Minnesota House Passes Death Tax Reform

Published May 28, 2015

The Minnesota House of Representatives has approved an omnibus tax bill cutting government revenue by $2 billion.

In addition to revenue cuts and tax breaks, the bill proposes gradually raising the minimum threshold of wealth subject to the state’s estate tax, phased in over a three-year period. By 2018, the estate tax will apply only to estates larger than $5 million.

Under current Minnesota law, all estates larger than $2 million are subject to the state’s estate tax.

Cold Numbers

Heritage Foundation Research Fellow Curtis Dubay says Minnesota should repeal its estate tax entirely, instead of merely limiting it.

“It just makes no sense that a state that has such cold weather for so much of the year has an estate tax,” Dubay said. “Minnesota shouldn’t have this tax at all. They should just abolish it. It’s a lot of money to give up just for the privilege to die in the state.”

Dubay says the estate tax affects small business owners more than other demographic groups.

“The estate taxes hit closely held family businesses the hardest, like farmers or car dealers, or people who own a few small bars or restaurants,” he said. “The tax man will come in and value every phone, desk, every car or tract of property, and then hand the survivors a bill and demand that the family pay it.”

Dying to Leave

Center of the American Experiment Director of Public Policy Peter Nelson says his research suggests people actively work to avoid the estate tax.

“We looked at federal estate tax collections across every state, and what that showed is that the state [tax] collections in states that don’t have an estate tax grew relative to states that still have the estate tax,” Nelson said. “That suggests people are changing their official domicile to states without an estate tax before passing away. There may be other reasons for the disparity, but nothing else explains the dramatic change that we’re seeing right now.”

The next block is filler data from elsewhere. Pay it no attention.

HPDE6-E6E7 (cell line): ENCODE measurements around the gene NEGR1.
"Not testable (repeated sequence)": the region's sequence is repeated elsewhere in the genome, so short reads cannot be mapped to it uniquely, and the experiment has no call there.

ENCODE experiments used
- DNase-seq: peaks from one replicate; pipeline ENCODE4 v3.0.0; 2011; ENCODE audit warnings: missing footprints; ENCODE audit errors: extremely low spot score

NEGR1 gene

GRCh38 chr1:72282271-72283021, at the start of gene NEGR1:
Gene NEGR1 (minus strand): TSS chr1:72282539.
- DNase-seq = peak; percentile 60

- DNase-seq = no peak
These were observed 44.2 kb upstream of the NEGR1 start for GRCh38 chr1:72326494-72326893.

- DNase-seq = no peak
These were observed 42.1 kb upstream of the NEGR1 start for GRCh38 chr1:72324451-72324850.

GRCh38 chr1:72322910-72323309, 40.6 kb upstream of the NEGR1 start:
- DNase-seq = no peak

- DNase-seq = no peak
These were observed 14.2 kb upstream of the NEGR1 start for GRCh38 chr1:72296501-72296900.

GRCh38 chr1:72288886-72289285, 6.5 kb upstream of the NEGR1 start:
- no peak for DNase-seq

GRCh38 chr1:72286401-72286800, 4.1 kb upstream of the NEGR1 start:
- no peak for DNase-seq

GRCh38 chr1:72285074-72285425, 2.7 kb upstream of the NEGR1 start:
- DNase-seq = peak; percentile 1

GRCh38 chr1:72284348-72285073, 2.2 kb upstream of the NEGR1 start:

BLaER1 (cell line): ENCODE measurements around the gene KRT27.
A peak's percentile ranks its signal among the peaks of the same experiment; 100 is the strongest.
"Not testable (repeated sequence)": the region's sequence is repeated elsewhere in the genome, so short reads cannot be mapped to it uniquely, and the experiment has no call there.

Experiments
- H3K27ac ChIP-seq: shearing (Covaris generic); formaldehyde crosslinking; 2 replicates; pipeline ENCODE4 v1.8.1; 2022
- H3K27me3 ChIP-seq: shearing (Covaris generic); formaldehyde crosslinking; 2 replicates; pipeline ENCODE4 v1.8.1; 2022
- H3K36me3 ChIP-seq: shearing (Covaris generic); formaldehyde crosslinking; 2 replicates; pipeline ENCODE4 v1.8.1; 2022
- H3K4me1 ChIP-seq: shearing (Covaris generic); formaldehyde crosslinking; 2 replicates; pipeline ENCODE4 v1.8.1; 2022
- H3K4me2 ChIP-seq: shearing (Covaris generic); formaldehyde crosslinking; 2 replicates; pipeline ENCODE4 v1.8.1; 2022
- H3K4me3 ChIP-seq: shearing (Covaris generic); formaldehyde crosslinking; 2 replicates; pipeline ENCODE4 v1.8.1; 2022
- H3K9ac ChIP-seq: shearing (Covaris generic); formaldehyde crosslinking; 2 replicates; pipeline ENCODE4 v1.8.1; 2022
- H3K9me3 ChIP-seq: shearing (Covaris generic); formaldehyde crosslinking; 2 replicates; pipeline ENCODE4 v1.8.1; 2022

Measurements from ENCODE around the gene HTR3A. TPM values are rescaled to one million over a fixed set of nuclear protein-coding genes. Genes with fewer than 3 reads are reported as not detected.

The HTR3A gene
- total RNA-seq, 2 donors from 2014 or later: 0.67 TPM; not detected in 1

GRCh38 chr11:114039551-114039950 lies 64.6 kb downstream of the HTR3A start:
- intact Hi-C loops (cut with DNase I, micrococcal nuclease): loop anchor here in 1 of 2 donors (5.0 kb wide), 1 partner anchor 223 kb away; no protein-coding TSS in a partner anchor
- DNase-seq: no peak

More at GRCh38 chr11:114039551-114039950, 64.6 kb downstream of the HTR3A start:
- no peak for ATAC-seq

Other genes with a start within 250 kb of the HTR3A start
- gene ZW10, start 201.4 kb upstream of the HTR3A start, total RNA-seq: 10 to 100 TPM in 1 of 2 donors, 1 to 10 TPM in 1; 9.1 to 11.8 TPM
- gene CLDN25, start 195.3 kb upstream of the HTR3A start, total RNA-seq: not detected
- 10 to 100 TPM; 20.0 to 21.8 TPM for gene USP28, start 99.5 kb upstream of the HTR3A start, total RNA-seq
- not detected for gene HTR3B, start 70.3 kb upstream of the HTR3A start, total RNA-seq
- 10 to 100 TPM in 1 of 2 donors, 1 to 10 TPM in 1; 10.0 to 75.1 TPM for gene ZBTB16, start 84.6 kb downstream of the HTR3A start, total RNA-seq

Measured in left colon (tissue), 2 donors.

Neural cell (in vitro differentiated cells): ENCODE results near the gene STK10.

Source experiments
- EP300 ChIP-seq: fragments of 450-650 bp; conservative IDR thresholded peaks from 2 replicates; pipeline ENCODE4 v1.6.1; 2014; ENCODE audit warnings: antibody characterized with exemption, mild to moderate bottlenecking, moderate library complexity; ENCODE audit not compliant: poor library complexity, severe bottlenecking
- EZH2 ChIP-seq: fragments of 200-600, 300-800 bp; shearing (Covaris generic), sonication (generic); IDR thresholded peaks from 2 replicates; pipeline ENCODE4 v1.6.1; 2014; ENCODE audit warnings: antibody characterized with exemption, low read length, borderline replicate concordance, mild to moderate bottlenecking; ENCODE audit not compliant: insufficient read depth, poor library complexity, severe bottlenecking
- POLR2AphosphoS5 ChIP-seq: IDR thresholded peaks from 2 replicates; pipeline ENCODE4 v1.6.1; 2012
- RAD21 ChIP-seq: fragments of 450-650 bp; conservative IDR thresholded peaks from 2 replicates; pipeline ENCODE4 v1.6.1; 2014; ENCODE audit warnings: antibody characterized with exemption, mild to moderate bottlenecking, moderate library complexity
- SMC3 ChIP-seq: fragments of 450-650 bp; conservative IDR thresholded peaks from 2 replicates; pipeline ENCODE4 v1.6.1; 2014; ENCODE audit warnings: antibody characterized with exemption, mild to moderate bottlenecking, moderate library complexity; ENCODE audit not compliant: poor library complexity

Nelson says maximizing estate tax revenue may reduce other sources of government revenue, such as the income tax.

“There is research out there that shows that this tax brings in far less revenue on net than one might think, because all of the steps people can take to avoid the tax end up eroding other tax intake,” Nelson said. “It reduces things like the take on income taxes, because if you move your official residence, you are no longer paying income taxes to the state of Minnesota.

“Also, if elderly people transfer their property or businesses to a child, that child is likely in a lower tax bracket and will be paying less in income taxes. When you add up all these factors, it turns out that, on net, Minnesota might actually lose tax revenue as people work to avoid the estate tax,” Nelson said.

Warner Todd Huston ([email protected]) writes from Streamwood, Illinois.

Internet Info:

Edward J. McCaffery, “Grave Robbers: The Moral Case against the Death Tax,” Cato Institute: https://www.heartland.org/policy-documents/grave-robbers-moral-case-against-death-tax/